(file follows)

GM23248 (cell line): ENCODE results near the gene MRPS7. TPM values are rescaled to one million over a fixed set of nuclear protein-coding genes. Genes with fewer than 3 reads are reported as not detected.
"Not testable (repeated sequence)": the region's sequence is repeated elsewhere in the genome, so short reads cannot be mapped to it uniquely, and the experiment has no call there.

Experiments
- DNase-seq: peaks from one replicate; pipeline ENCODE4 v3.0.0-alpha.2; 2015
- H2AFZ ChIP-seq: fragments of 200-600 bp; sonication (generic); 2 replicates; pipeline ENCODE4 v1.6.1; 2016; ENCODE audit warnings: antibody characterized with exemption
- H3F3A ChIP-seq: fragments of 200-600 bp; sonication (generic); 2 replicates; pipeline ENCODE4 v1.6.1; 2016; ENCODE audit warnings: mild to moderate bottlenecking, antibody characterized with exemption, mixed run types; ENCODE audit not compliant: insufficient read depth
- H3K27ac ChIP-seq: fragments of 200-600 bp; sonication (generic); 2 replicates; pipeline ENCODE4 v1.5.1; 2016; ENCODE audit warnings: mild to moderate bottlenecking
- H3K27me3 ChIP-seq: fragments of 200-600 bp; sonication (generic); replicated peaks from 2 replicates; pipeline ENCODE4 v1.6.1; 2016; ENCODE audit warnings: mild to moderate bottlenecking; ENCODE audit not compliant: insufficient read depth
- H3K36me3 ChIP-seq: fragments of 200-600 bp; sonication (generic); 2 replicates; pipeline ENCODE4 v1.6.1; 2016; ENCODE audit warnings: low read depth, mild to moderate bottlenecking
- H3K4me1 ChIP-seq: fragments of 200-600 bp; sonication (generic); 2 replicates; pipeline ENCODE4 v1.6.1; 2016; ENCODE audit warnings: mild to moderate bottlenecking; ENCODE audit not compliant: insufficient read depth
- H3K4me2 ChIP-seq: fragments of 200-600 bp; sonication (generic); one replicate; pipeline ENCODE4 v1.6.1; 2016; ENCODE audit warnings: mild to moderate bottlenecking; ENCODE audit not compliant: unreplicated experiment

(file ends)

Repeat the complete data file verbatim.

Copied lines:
GM23248 (cell line): ENCODE results near the gene MRPS7. TPM values are rescaled to one million over a fixed set of nuclear protein-coding genes. Genes with fewer than 3 reads are reported as not detected.
"Not testable (repeated sequence)": the region's sequence is repeated elsewhere in the genome, so short reads cannot be mapped to it uniquely, and the experiment has no call there.

Experiments
- DNase-seq: peaks from one replicate; pipeline ENCODE4 v3.0.0-alpha.2; 2015
- H2AFZ ChIP-seq: fragments of 200-600 bp; sonication (generic); 2 replicates; pipeline ENCODE4 v1.6.1; 2016; ENCODE audit warnings: antibody characterized with exemption
- H3F3A ChIP-seq: fragments of 200-600 bp; sonication (generic); 2 replicates; pipeline ENCODE4 v1.6.1; 2016; ENCODE audit warnings: mild to moderate bottlenecking, antibody characterized with exemption, mixed run types; ENCODE audit not compliant: insufficient read depth
- H3K27ac ChIP-seq: fragments of 200-600 bp; sonication (generic); 2 replicates; pipeline ENCODE4 v1.5.1; 2016; ENCODE audit warnings: mild to moderate bottlenecking
- H3K27me3 ChIP-seq: fragments of 200-600 bp; sonication (generic); replicated peaks from 2 replicates; pipeline ENCODE4 v1.6.1; 2016; ENCODE audit warnings: mild to moderate bottlenecking; ENCODE audit not compliant: insufficient read depth
- H3K36me3 ChIP-seq: fragments of 200-600 bp; sonication (generic); 2 replicates; pipeline ENCODE4 v1.6.1; 2016; ENCODE audit warnings: low read depth, mild to moderate bottlenecking
- H3K4me1 ChIP-seq: fragments of 200-600 bp; sonication (generic); 2 replicates; pipeline ENCODE4 v1.6.1; 2016; ENCODE audit warnings: mild to moderate bottlenecking; ENCODE audit not compliant: insufficient read depth
- H3K4me2 ChIP-seq: fragments of 200-600 bp; sonication (generic); one replicate; pipeline ENCODE4 v1.6.1; 2016; ENCODE audit warnings: mild to moderate bottlenecking; ENCODE audit not compliant: unreplicated experiment